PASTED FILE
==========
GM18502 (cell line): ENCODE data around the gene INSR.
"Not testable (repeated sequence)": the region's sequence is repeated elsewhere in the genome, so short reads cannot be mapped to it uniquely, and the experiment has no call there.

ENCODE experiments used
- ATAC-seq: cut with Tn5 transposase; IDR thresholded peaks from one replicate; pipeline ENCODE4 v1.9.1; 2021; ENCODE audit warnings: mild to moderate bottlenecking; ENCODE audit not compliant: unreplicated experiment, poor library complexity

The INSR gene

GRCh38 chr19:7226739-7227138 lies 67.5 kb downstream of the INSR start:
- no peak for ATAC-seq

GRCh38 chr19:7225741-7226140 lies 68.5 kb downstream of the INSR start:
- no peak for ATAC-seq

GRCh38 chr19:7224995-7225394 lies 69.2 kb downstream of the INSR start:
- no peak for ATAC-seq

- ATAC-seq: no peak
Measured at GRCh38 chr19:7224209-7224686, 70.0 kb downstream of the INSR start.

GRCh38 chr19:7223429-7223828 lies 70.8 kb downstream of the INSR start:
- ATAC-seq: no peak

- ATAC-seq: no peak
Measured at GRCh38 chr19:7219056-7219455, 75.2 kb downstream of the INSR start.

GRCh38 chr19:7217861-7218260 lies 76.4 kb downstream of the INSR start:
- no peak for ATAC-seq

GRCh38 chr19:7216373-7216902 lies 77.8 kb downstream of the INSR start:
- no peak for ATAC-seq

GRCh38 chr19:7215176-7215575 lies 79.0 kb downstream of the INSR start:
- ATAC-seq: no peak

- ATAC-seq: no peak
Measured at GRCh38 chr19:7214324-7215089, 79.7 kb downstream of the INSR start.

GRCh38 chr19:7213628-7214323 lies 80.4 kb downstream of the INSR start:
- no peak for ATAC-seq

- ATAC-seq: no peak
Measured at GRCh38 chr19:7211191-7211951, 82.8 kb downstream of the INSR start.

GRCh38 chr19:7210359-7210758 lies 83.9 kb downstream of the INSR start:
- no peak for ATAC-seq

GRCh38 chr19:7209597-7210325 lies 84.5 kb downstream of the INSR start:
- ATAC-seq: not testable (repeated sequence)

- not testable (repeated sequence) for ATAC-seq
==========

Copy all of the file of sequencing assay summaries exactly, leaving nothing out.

GM18502 (cell line): ENCODE data around the gene INSR.
"Not testable (repeated sequence)": the region's sequence is repeated elsewhere in the genome, so short reads cannot be mapped to it uniquely, and the experiment has no call there.

ENCODE experiments used
- ATAC-seq: cut with Tn5 transposase; IDR thresholded peaks from one replicate; pipeline ENCODE4 v1.9.1; 2021; ENCODE audit warnings: mild to moderate bottlenecking; ENCODE audit not compliant: unreplicated experiment, poor library complexity

The INSR gene

GRCh38 chr19:7226739-7227138 lies 67.5 kb downstream of the INSR start:
- no peak for ATAC-seq

GRCh38 chr19:7225741-7226140 lies 68.5 kb downstream of the INSR start:
- no peak for ATAC-seq

GRCh38 chr19:7224995-7225394 lies 69.2 kb downstream of the INSR start:
- no peak for ATAC-seq

- ATAC-seq: no peak
Measured at GRCh38 chr19:7224209-7224686, 70.0 kb downstream of the INSR start.

GRCh38 chr19:7223429-7223828 lies 70.8 kb downstream of the INSR start:
- ATAC-seq: no peak

- ATAC-seq: no peak
Measured at GRCh38 chr19:7219056-7219455, 75.2 kb downstream of the INSR start.

GRCh38 chr19:7217861-7218260 lies 76.4 kb downstream of the INSR start:
- no peak for ATAC-seq

GRCh38 chr19:7216373-7216902 lies 77.8 kb downstream of the INSR start:
- no peak for ATAC-seq

GRCh38 chr19:7215176-7215575 lies 79.0 kb downstream of the INSR start:
- ATAC-seq: no peak

- ATAC-seq: no peak
Measured at GRCh38 chr19:7214324-7215089, 79.7 kb downstream of the INSR start.

GRCh38 chr19:7213628-7214323 lies 80.4 kb downstream of the INSR start:
- no peak for ATAC-seq

- ATAC-seq: no peak
Measured at GRCh38 chr19:7211191-7211951, 82.8 kb downstream of the INSR start.

GRCh38 chr19:7210359-7210758 lies 83.9 kb downstream of the INSR start:
- no peak for ATAC-seq

GRCh38 chr19:7209597-7210325 lies 84.5 kb downstream of the INSR start:
- ATAC-seq: not testable (repeated sequence)

- not testable (repeated sequence) for ATAC-seq